“It is certain that Chanlina will experience a significant loss and difficult adjusting if removed from Paula and Suzanne’s care and repatriated back to Cambodia… (The Children’s Court clinician says that) if Chanlina is removed from her carers, it is inevitable that she will suffer severe attachment loss, possibly leading to attachment difficulties later in life… I doubt that Chanlina’s primary attachment to Paula and Suzanne, strong and growing stronger according to Dr Lennings, can successfully be severed without significant long term damage as well as short and medium term pain to the child and I am not confident that, in the circumstances which present themselves, Chanlina’s attachment to the mother can be successfully revised.”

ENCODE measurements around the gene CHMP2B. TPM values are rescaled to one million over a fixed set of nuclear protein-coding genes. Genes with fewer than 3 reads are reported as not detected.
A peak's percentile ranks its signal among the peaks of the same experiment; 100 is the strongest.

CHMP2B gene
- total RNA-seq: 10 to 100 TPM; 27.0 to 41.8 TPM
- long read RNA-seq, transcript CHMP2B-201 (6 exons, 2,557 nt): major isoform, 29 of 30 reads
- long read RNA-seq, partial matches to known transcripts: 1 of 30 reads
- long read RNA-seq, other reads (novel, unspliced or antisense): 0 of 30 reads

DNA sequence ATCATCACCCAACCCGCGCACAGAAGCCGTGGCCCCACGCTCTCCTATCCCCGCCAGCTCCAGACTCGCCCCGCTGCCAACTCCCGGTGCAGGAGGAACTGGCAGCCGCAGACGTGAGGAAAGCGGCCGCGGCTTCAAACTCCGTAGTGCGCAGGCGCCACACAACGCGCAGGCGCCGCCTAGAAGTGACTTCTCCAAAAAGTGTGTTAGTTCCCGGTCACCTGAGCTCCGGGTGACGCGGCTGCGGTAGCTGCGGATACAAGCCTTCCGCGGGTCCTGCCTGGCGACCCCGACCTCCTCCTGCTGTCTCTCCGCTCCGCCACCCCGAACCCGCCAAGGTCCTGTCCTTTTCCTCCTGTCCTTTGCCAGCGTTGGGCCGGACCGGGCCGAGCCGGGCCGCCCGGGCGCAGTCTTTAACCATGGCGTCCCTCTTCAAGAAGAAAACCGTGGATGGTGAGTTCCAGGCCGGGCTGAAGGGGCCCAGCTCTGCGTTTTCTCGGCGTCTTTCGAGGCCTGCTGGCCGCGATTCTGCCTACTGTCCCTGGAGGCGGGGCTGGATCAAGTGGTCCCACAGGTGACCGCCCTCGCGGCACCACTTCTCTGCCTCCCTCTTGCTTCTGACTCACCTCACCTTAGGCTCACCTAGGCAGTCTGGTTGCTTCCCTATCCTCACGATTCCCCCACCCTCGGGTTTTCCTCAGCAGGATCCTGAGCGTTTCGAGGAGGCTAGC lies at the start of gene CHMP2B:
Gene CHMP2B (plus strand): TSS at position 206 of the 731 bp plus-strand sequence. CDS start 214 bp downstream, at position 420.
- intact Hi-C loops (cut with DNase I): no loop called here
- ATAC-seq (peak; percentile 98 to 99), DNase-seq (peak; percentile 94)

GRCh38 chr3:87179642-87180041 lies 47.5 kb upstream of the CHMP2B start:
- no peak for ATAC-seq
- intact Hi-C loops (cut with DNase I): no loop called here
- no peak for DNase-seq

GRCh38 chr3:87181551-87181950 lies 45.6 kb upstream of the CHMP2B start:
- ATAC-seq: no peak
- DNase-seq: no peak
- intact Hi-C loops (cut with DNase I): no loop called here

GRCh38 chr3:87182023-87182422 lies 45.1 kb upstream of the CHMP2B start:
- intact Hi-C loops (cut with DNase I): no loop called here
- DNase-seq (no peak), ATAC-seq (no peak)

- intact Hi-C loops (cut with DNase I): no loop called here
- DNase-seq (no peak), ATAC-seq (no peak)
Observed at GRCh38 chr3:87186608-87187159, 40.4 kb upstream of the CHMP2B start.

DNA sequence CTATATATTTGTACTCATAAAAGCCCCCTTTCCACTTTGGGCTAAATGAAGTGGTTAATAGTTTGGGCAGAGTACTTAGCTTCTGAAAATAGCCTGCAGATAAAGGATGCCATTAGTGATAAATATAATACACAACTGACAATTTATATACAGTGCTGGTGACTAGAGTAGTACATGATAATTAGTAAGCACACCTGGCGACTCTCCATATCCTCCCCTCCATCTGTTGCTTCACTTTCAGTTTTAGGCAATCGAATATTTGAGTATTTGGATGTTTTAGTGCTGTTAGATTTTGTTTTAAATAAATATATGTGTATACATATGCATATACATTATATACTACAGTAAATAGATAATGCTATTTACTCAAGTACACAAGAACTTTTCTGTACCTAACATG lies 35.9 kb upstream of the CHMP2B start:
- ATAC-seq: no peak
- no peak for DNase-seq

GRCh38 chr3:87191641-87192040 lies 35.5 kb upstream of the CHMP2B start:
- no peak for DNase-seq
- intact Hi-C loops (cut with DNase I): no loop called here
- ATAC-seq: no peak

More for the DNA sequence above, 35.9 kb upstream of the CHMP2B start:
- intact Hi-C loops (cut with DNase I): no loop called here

While other factors, such as “greater access to welfare, health, medical, (and) educational opportunities” favoured Chanlina remaining in Australia with Paula and Suzanne, His Honour appears to have been more particularly swayed by “the difficulty and uncertainty of a successful re-attachment with the mother” and the possibility that “breaking (the child’s) attachment to Paula and Suzanne has the potential adversely to affect her into the long term in terms of depression and of her ability to form close relationships”, in reaching his conclusion that there was no realistic possibility of restoration of Chanlina to her mother’s care (in terms of the relevant legislation). Accordingly, parental responsibility for Chanlina’s residence and day to day care was allocated to Paula and Suzanne, although the Minister retained responsibility for medical-related matters, while responsibility for Chanlina’s cultural and religious heritage was allocated to the Minister and Paula and Suzanne jointly.